Aerial pilates and yoga promise to elongate the spine, improve posture, increase flexibility, and tighten the entire abdominal belt in record time. Jukari, a partnership between Reebok and Cirque du Soleil using a four pound weighted trapeze, promises a mix of circus, gymnastics and suspension training.
Unlike any other fitness class you’ve experienced, taking your practice into the air will challenge both your body and your mind.
Bonus: Savasana in a hammock? That’s the closest you’ll come to Nirvana all week.
This is the first class (and I mean ever) that I can remember actually laughing in. Sure, it can be hard and painful, but it’s just so much fun that I don’t even notice…until the next day that is.
Get out there and mash up your fitness! A good pilox punch to your routine will keep you feeling engaged.
Sports- Inspired Fitness
Studios such as Barre Fitness, Pure Barre, and Xtend Barre are popping up across the nation. Using small, isometric movements, barre’s claim to fame is exceptional muscle tone in a surprisingly short amount of time.
Although the technique uses ballet-inspired movements, the classes require no previous dance experience. The effectiveness of the techniques hinges on the small movements and muscle isolation.
With the ballet barre for stabilization, movements like pilés, second position calf lifts, and hip opening left lifts firm and tone with laser precision.
Sound too cushy? Not so fast. The technique incorporates resistance bands for upper body strength, pilates floorwork, and even inversions (think: push ups with your feet on the barre). Great for targeting the problem areas of hips, thighs, and bum – with the added benefit of being low-impact for joints.
In my opinion, this was even harder than my first Crossfit workout several weeks ago! For the next four days after Pure Barre, my abs, triceps and thighs were very sore. […] It’s a fantastic workout, but be prepared if you try it. It definitely is not as easy as it looks!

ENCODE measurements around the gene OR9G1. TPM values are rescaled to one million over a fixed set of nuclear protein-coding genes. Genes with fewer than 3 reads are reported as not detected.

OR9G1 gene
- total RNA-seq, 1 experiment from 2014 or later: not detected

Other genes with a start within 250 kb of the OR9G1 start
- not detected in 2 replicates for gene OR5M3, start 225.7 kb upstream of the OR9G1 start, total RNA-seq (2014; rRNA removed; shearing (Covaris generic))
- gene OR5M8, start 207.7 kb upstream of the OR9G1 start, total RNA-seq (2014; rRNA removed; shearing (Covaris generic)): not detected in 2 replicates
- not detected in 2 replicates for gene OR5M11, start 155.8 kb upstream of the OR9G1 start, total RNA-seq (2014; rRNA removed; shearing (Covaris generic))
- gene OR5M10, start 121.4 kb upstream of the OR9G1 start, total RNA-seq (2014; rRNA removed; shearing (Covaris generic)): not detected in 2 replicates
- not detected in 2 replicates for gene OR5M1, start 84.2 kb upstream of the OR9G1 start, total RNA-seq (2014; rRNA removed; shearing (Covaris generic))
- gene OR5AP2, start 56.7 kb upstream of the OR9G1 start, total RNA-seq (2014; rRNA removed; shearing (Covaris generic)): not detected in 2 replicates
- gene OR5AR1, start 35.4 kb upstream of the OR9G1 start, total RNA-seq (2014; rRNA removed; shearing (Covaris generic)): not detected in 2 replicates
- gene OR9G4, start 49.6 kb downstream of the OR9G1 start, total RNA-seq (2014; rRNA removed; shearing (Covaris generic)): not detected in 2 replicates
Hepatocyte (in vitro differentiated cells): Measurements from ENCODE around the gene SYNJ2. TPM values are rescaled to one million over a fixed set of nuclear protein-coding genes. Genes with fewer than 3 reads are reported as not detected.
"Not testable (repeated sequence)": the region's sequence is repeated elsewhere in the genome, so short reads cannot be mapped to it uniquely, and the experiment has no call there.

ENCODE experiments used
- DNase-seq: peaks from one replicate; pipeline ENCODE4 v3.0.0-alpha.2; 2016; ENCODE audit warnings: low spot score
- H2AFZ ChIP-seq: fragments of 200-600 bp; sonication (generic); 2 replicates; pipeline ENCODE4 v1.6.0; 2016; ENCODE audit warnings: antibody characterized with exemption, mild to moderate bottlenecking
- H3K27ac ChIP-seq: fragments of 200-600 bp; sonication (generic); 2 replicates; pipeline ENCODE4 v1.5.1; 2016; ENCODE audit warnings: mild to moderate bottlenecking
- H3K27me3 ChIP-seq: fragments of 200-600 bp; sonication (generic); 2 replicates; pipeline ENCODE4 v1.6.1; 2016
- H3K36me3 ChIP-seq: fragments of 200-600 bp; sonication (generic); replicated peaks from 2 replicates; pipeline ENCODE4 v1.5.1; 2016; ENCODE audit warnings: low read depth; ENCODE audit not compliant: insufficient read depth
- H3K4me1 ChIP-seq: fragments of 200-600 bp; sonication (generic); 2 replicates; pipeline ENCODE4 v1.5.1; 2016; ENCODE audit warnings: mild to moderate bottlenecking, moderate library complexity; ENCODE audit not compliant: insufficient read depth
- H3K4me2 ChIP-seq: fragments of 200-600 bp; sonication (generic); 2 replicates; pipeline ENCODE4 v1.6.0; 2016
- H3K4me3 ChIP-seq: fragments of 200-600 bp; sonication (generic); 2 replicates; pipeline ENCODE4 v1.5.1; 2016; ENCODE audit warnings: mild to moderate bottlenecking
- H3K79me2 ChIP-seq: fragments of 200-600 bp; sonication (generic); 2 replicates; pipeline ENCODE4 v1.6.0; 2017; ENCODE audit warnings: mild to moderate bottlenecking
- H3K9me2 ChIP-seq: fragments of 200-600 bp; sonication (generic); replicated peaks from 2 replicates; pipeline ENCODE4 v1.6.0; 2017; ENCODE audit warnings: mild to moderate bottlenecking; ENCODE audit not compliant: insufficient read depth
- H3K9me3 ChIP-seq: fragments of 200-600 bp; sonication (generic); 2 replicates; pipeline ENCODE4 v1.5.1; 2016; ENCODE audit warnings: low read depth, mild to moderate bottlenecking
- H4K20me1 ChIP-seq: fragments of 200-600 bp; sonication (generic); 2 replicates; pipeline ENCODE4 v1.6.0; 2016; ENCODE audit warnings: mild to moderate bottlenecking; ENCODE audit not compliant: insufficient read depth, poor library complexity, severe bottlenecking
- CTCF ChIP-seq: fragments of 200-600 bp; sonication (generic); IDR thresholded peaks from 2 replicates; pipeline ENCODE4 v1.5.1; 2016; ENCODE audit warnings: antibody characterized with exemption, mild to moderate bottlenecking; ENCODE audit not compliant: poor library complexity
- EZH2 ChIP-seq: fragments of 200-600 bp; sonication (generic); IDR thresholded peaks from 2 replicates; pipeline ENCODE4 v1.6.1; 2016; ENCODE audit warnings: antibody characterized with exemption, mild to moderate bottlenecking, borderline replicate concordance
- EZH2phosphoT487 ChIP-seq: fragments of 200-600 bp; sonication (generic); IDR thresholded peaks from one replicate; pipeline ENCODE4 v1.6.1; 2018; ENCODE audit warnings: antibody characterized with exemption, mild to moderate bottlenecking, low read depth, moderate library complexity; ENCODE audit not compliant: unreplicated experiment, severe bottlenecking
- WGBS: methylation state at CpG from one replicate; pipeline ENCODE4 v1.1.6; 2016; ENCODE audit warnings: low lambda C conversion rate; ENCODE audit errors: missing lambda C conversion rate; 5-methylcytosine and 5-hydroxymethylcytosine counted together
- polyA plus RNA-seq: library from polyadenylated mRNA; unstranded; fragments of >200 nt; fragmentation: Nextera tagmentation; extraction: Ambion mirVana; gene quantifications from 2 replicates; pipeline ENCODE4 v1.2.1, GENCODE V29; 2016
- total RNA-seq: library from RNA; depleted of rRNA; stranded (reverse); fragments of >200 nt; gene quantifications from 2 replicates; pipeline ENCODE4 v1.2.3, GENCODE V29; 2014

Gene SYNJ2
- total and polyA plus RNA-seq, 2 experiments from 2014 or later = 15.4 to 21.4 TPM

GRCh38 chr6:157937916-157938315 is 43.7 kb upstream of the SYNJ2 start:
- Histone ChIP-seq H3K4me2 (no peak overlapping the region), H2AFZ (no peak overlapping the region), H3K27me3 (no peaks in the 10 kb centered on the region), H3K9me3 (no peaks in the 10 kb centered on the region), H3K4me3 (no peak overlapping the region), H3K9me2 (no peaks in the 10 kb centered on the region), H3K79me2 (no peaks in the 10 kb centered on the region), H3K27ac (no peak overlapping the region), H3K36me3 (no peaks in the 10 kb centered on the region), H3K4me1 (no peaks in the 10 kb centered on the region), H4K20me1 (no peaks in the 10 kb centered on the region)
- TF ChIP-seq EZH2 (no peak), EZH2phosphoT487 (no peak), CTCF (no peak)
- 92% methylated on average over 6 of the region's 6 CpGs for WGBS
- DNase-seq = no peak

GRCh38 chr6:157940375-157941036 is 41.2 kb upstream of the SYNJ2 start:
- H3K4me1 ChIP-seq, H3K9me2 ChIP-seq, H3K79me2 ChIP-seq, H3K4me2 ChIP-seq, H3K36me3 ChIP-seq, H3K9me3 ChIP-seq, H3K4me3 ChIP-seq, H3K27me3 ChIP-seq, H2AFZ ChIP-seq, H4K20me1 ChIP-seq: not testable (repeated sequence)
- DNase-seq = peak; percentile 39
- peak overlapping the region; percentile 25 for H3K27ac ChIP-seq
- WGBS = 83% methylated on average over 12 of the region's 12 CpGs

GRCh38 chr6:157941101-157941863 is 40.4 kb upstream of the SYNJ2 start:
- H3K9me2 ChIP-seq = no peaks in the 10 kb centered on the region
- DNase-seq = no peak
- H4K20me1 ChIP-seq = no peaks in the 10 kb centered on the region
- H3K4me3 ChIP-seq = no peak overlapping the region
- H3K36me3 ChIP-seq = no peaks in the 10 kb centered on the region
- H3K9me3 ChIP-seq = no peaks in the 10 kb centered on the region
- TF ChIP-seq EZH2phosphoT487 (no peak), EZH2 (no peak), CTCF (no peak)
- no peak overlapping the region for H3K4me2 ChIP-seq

-Myla on Cavegirl Cooks
This technique promises to get your board ready in 30 days. This no-gym-required workout is broken down into three categories: endurance, power and core over 12 classes.
Created by swimwear entrepreneur Anna Jerstrom and fellow surfer Adam Rosante, creator of The People’s Bootcamp, the result was a broadly applicable workout series for any body type or cross training need.
Based in functional fitness, the moves build explosive power, increase body strength, skyrocket endurance, and improve flexibility. Exercises like the surfboard burpee or the weighted pilates swim are performed in 45 second bursts followed by 30 seconds of rest.
Rosante, who serves as the smiley workout host, says the moves build “endurance that works on the waves” as well as “toned bodies that look great on shore.” Cute, right?
What we like best: Classes are sold as a downloadable bundle available for less than $10.
Time to dust off your high school letter jacket. Chicago’s Cheerobix classes combine cheerleading and aerobics in what is easily the city’s most spirited cardio workout.